ირაკლი გიორგის ძე წერეთელი
Ираклий Георгиевич Церетели
|Minister of Post and Telegraph of the Russian Provisional Government|
5 May 1917 – August 1917
|Prime Minister||Georgy Lvov|
|Preceded by||Position established|
|Minister of the Interior of the Russian Provisional Government|
7 July 1917 – 25 July 1917
|Prime Minister||Georgy Lvov|
|Born||Irakli Giorgis dze Tsereteli
20 November 1881
Kutaisi, Kutais Governorate, Russian Empire (today Kutaisi, Imereti, Georgia)
|Died||20 May 1959 (aged 77)
New York, New York, United States
|Resting place||Leuville Cemetery
|Political party||Social-Democrat, Menshevik|
Irakli (Kaki) Tsereteli (Georgian: ირაკლი გიორგის ძე წერეთელი; Russian: Ира́клий Гео́ргиевич Церете́ли; 20 November 1881 – 20 May 1959) was a Georgian politician, one of the leaders of the Russian Social-Democratic Labour Party and later, the Georgian Mensheviks. A leading member of the Petrograd Soviet in 1917, Tsereteli served as Minister of Post and Telegraph, and interim Minister of the Interior, in the Russian Provisional Government. After the October Revolution and rise of the Bolsheviks, he returned to Georgia, leaving when the Red Army invaded in 1921. He spent the rest of his life in exile.
Irakli Tsereteli was born in Kutaisi (western Georgia, then part of the Russian Empire) in the family of a radical writer Giorgi Tsereteli, of the noble family of Tsereteli, and Olympiada Nikoladze, sister of the journalist Niko Nikoladze. He studied law at Moscow University where he became involved in student protests. After taking part in a student demonstration in 1902 he was briefly exiled to Siberia. On his release from prison Tsereteli joined the Social Democratic Labour Party (SDLP) and at the party's 1903 congress in London sided with Julius Martov against Vladimir Lenin. By becoming a Menshevik, opposed to Lenin's Bolsheviks. Tsereteli became editor of the pro-Menshevik publication 'Kvali ("Trace" in Georgian), but decided to move to Germany to escape increasing harassment from the authorities. He returned to Russia during the 1905 Revolution and was elected to the second Duma, emerging as a leading Menshevik.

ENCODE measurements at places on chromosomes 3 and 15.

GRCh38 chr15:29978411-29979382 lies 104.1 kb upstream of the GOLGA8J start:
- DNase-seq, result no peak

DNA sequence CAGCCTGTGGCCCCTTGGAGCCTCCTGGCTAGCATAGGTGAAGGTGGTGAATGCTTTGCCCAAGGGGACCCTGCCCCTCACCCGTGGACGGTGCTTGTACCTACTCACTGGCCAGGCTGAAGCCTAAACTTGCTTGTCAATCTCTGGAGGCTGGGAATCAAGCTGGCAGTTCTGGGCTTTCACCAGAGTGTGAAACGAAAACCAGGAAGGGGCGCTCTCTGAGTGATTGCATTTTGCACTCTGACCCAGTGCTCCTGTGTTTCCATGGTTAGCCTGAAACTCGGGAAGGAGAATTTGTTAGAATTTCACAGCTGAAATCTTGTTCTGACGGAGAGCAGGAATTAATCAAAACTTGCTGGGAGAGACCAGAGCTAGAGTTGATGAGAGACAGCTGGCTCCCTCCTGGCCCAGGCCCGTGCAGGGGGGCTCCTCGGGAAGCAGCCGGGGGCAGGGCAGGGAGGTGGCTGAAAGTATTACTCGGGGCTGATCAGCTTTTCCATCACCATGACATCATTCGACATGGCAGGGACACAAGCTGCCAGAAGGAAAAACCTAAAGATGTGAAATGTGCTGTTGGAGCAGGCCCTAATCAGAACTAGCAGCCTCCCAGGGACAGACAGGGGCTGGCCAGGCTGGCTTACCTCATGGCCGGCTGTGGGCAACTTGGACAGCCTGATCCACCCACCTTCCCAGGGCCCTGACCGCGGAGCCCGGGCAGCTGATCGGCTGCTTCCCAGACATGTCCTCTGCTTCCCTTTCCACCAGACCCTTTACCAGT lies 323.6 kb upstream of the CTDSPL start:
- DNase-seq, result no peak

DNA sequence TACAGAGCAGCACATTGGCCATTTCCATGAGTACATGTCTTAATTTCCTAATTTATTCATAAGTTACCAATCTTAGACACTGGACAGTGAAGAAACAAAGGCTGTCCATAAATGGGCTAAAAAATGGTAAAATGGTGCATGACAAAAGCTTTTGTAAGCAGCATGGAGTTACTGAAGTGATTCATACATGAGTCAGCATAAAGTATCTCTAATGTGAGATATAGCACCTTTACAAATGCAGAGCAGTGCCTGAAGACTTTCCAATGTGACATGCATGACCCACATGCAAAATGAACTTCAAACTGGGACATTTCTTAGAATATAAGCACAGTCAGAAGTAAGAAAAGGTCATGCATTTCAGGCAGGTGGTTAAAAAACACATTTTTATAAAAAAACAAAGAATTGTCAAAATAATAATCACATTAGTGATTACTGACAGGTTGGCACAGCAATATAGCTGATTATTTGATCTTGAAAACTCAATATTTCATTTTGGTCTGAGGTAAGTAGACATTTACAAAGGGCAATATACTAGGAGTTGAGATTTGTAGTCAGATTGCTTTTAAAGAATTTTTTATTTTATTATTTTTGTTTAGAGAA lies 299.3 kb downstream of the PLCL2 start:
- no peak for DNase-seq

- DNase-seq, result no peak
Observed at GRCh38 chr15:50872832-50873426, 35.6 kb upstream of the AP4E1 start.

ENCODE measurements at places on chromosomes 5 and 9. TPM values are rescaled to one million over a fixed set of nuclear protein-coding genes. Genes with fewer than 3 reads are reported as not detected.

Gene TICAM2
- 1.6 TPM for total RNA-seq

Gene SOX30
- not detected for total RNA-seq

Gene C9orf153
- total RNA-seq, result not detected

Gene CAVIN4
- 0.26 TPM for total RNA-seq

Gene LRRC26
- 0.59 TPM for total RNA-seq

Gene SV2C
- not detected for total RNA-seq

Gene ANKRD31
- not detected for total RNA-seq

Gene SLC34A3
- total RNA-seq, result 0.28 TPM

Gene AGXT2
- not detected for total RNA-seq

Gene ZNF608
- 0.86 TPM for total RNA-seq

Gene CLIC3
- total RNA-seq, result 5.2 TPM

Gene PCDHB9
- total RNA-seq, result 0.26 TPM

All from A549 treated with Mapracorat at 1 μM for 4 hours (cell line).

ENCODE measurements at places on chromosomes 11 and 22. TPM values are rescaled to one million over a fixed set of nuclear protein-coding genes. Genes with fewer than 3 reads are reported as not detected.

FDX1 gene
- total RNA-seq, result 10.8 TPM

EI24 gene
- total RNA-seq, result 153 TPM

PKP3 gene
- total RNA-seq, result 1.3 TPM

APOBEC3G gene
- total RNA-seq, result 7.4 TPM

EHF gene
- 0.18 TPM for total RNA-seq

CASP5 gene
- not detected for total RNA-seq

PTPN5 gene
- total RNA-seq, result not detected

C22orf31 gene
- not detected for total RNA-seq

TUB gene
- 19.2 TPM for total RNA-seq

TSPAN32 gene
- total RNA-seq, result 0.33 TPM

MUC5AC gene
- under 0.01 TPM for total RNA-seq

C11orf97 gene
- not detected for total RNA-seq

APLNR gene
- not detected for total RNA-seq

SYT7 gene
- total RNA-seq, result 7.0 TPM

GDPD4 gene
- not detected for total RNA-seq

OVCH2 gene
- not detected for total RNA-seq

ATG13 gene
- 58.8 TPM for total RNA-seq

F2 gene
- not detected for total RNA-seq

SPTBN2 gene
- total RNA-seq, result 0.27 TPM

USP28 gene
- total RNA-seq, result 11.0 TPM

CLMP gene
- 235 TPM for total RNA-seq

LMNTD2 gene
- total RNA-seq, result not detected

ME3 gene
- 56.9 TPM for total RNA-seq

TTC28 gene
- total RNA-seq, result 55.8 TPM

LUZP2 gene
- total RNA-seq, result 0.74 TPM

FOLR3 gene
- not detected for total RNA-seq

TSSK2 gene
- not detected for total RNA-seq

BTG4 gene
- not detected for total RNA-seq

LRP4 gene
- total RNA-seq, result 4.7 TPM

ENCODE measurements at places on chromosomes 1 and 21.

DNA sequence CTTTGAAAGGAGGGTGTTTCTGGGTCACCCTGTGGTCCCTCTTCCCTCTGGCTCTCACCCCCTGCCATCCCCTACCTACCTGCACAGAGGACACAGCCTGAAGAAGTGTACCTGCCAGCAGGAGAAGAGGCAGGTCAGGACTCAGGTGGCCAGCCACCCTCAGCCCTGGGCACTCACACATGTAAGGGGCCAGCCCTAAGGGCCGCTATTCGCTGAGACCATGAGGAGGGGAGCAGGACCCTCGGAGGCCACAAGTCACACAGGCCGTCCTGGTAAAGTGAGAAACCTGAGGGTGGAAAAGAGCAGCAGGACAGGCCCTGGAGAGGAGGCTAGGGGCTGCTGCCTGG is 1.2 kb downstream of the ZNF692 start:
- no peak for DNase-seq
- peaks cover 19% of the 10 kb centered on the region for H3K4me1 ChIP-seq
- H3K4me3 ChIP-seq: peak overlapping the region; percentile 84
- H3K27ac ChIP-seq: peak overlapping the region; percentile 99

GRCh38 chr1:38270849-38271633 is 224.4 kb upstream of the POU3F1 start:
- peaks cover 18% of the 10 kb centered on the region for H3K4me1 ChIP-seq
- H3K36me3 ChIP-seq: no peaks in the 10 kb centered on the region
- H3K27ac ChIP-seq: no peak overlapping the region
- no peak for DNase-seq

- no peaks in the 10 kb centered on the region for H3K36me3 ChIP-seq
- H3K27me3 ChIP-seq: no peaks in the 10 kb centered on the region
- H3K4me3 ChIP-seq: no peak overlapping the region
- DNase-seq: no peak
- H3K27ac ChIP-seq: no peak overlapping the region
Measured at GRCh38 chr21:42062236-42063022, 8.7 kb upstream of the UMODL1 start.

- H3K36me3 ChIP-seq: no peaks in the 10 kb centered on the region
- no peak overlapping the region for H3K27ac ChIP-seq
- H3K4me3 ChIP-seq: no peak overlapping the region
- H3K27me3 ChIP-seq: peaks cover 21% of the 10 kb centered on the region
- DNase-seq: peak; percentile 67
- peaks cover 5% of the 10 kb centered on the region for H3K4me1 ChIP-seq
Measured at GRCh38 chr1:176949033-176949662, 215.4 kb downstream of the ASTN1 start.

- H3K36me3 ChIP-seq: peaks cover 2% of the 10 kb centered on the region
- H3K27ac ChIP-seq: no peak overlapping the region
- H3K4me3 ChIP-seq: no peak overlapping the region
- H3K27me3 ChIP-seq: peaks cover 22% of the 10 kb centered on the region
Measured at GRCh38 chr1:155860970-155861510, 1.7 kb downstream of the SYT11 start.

On the dissolution of the Duma, Tsereteli was sentenced to five years’ imprisonment and then exiled in 1913 to Irkutsk. After spending some time in Alexandrovsky Central Prison, before being moved to Usolye there he became the leader of a circle of moderate Internationalists (mostly Mensheviks but including also SRs and former Bolsheviks) called the “Siberian Zimmerwaldists.”
February Revolution and aftermath
The February Revolution allowed Tsereteli to leave Siberia; while his family wanted him to return to Georgia, he instead went to Petrograd, arriving on March 19. Once there, he was appointed to the executive committee of the Petrograd Soviet. He proposed a program of “Revolutionary Defensism”; i.e., a program which prescribed an energetic pursuit of international agreement to end World War I and an equally energetic defense against Germany so long as the war continued. He joined the Provisional Government as Minister of Post and Telegraph (May–August 1917), though continued to focus on his work with the Petrograd Soviet.